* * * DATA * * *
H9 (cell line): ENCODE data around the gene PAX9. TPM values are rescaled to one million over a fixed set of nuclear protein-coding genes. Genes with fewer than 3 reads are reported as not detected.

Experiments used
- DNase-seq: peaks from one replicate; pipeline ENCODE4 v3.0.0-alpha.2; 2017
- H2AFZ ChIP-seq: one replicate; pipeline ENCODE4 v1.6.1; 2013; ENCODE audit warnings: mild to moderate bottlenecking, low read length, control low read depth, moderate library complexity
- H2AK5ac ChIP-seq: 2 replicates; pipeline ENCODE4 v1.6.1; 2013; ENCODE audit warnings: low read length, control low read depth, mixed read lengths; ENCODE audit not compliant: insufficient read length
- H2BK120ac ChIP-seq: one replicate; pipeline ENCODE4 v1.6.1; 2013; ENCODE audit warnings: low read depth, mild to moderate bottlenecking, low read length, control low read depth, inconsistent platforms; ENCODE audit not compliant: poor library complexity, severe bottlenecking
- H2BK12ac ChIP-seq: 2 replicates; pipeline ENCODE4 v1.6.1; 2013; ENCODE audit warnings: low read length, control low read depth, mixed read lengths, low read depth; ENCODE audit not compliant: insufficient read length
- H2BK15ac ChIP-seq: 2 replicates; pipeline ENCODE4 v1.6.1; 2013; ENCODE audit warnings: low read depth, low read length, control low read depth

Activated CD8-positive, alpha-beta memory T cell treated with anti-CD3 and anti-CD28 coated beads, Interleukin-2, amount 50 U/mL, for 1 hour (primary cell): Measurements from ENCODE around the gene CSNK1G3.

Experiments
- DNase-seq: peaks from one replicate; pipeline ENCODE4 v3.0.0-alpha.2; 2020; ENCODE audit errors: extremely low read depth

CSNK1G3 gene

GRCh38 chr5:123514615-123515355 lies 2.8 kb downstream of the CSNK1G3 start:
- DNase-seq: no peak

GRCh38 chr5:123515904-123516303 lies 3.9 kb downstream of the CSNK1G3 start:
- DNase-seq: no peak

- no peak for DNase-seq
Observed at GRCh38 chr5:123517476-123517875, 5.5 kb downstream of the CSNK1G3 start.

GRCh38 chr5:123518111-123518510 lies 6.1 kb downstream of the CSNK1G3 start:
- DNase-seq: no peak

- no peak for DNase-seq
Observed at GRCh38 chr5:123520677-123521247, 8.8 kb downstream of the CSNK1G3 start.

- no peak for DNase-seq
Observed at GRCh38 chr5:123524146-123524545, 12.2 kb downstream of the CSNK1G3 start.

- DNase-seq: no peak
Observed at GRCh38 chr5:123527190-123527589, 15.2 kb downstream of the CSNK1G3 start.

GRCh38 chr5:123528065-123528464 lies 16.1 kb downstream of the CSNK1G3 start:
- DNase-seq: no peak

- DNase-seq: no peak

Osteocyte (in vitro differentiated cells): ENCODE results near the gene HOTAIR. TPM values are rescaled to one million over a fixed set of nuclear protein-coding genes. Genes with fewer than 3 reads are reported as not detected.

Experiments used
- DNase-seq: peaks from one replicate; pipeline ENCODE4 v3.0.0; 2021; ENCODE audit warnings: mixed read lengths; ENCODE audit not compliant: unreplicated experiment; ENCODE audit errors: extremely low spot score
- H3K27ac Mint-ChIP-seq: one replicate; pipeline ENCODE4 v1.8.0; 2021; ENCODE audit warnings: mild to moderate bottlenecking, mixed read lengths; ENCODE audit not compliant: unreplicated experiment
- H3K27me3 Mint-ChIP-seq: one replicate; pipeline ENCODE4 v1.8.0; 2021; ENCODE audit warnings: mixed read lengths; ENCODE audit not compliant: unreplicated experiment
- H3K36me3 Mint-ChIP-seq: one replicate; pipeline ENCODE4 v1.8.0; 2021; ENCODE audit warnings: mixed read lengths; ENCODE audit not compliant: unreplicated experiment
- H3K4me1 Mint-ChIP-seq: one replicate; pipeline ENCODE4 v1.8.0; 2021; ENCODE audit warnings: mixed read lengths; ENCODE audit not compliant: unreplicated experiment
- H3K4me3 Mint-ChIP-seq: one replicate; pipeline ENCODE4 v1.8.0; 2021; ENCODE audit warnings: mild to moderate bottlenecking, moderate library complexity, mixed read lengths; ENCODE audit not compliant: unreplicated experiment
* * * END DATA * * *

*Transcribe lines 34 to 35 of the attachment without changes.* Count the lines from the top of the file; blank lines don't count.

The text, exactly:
- H3K27me3 Mint-ChIP-seq: one replicate; pipeline ENCODE4 v1.8.0; 2021; ENCODE audit warnings: mixed read lengths; ENCODE audit not compliant: unreplicated experiment
- H3K36me3 Mint-ChIP-seq: one replicate; pipeline ENCODE4 v1.8.0; 2021; ENCODE audit warnings: mixed read lengths; ENCODE audit not compliant: unreplicated experiment